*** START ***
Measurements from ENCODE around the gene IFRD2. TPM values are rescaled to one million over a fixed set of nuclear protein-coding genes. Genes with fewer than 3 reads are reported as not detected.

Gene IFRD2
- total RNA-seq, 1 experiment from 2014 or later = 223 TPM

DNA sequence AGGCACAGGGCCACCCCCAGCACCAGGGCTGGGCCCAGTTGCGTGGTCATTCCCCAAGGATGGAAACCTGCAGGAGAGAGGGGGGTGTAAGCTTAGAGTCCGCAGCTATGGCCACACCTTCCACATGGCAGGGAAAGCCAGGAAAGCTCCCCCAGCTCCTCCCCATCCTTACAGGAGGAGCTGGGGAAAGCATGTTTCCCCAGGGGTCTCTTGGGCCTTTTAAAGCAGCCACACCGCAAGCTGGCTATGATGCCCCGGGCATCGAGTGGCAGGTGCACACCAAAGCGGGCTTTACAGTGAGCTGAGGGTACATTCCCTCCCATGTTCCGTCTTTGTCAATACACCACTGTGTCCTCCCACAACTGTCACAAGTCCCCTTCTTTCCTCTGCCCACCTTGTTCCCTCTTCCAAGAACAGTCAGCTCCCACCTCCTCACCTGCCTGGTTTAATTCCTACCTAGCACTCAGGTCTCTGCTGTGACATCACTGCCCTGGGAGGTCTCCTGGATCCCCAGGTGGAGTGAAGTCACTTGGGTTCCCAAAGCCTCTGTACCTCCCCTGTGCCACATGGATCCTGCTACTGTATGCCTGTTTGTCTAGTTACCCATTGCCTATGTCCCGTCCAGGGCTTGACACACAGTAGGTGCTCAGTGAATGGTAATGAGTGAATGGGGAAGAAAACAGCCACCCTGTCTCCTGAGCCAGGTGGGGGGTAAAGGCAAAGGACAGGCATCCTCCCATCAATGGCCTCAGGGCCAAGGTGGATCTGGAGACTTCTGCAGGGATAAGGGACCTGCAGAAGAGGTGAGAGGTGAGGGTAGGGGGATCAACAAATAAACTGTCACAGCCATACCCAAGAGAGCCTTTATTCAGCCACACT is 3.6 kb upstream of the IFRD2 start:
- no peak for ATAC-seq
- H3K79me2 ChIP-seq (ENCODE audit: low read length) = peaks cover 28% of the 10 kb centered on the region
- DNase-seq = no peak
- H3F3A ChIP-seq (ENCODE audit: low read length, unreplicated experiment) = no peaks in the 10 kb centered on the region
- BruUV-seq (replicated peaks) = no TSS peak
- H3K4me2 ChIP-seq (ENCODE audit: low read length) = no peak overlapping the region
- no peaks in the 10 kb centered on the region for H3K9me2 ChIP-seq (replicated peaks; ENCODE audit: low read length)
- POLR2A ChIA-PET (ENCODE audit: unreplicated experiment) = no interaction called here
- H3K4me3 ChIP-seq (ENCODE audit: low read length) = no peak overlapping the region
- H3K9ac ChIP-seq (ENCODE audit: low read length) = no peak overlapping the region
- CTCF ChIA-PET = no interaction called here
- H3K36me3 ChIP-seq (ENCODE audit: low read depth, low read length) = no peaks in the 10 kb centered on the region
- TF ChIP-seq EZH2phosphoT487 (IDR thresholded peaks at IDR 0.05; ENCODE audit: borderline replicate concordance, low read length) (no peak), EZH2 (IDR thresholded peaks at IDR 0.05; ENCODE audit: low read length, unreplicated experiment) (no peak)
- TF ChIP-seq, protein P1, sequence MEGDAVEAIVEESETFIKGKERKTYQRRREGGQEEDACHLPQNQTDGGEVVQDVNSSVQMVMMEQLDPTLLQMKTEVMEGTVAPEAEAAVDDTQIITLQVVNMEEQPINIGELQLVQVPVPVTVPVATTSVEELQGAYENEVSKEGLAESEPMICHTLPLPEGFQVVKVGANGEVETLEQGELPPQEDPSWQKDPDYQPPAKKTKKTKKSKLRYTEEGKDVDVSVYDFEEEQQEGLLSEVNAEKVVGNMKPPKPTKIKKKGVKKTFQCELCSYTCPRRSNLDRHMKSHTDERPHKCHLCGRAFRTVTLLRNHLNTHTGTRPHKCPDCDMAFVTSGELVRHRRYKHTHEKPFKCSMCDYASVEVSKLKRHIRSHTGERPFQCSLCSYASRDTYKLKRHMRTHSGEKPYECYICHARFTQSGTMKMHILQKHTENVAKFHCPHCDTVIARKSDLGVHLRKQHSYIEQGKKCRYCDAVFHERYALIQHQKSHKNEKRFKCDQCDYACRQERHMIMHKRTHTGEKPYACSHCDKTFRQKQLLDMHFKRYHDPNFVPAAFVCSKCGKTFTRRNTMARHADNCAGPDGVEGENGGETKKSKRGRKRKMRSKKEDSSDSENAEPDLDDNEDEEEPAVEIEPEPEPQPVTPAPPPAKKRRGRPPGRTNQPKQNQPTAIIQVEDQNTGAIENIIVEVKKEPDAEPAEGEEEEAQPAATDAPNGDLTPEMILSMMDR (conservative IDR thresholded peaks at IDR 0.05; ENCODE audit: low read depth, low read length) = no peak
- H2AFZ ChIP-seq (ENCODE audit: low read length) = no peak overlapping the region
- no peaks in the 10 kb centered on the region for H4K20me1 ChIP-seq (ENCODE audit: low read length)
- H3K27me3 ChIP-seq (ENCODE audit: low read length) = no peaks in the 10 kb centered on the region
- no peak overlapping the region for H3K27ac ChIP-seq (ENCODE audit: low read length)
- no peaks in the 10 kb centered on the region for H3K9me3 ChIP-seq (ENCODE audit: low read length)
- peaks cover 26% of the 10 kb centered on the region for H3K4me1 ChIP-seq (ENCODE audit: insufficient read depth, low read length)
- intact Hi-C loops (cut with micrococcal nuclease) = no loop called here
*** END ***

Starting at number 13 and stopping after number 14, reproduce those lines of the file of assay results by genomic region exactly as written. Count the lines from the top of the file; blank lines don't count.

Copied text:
- H3K4me3 ChIP-seq (ENCODE audit: low read length) = no peak overlapping the region
- H3K9ac ChIP-seq (ENCODE audit: low read length) = no peak overlapping the region